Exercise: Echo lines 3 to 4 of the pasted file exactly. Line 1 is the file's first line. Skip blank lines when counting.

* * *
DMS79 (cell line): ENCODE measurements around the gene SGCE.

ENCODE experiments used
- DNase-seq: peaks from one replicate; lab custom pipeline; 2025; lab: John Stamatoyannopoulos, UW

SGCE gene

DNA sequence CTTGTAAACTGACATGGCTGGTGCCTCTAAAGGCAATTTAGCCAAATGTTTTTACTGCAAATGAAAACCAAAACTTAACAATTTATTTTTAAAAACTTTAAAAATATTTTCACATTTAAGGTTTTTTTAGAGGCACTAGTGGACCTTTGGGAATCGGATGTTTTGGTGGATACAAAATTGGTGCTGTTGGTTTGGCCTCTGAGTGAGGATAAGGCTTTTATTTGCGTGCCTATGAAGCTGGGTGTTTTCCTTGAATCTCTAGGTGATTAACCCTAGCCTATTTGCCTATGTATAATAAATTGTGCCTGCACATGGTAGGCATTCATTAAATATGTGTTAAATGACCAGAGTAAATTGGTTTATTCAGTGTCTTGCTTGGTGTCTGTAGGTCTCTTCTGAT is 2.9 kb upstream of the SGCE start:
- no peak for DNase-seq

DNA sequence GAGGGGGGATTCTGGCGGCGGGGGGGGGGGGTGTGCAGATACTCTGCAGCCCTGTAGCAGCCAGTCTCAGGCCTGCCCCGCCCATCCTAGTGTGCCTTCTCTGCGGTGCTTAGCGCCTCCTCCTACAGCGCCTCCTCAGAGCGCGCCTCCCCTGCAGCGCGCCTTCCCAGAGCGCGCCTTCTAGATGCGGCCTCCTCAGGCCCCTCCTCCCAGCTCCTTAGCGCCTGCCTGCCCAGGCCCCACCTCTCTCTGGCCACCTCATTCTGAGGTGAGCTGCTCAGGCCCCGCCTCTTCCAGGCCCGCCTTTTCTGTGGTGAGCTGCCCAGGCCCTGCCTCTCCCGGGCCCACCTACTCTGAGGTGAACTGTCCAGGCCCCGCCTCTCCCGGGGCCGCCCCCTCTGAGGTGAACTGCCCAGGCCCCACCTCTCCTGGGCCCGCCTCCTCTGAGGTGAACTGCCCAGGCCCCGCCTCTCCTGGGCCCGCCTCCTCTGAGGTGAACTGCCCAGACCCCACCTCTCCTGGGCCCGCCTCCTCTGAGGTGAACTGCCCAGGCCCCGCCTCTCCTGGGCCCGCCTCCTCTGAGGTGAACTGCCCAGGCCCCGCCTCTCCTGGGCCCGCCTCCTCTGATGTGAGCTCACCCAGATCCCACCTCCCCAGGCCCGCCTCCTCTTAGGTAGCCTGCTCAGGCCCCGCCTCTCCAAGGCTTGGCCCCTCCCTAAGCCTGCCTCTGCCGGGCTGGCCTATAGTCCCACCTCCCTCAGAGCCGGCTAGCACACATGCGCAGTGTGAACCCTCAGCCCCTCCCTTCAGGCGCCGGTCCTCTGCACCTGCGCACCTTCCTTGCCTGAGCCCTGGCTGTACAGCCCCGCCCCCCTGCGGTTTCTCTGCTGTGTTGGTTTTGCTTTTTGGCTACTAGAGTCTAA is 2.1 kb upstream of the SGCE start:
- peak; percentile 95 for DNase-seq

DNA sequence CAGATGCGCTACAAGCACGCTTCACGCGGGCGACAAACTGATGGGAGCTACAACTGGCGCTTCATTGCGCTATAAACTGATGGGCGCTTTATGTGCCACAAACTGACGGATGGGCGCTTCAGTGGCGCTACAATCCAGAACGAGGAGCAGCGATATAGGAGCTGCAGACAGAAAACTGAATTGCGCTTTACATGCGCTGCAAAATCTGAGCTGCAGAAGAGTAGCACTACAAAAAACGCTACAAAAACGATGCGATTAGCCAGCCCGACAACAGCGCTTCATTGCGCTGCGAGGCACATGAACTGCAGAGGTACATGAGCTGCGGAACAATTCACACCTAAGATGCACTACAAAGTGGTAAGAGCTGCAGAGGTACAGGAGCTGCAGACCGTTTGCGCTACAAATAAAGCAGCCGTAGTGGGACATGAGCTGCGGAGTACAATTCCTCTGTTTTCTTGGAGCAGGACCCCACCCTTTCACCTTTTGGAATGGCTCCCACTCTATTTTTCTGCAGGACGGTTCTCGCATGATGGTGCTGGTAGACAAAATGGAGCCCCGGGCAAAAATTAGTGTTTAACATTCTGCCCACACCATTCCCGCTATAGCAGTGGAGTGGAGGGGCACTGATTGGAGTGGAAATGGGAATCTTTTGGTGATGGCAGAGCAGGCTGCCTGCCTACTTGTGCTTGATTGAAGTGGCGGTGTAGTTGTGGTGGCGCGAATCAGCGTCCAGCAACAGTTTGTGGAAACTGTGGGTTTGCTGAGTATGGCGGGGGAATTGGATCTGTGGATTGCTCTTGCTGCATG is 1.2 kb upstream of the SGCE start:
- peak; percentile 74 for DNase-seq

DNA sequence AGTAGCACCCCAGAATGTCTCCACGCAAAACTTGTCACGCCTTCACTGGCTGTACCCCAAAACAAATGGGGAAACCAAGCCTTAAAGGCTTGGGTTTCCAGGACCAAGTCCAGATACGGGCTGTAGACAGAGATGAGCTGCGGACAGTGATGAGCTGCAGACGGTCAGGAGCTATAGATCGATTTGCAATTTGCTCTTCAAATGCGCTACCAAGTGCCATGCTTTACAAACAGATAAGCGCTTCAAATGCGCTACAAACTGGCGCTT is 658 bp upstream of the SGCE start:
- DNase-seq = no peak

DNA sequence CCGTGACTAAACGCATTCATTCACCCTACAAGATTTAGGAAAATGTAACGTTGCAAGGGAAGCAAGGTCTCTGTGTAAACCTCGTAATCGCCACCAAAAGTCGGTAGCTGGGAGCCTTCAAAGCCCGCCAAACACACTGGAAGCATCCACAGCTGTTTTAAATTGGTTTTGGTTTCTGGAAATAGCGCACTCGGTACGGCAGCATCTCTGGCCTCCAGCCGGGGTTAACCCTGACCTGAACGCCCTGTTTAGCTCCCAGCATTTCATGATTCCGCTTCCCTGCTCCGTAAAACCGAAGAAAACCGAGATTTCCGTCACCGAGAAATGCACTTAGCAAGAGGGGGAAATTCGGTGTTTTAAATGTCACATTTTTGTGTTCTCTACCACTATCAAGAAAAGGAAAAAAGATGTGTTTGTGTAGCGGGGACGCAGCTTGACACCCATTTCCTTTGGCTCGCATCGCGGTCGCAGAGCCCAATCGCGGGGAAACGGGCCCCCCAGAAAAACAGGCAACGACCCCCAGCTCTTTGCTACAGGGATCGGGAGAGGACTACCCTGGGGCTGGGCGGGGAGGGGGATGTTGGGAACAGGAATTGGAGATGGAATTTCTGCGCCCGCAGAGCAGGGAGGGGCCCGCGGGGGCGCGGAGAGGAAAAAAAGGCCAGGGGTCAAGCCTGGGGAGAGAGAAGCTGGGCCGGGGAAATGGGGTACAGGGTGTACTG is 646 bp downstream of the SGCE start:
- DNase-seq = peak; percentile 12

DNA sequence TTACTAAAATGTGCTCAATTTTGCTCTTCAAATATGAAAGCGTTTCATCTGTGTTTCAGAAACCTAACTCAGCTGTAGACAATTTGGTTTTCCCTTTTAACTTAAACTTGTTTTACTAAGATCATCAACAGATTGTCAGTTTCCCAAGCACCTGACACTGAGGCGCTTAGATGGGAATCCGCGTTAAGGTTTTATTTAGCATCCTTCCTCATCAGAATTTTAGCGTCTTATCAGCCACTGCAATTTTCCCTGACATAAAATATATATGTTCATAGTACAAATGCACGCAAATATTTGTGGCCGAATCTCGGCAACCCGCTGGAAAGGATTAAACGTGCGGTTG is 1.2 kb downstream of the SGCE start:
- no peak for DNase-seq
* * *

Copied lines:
- DNase-seq: peaks from one replicate; lab custom pipeline; 2025; lab: John Stamatoyannopoulos, UW

SGCE gene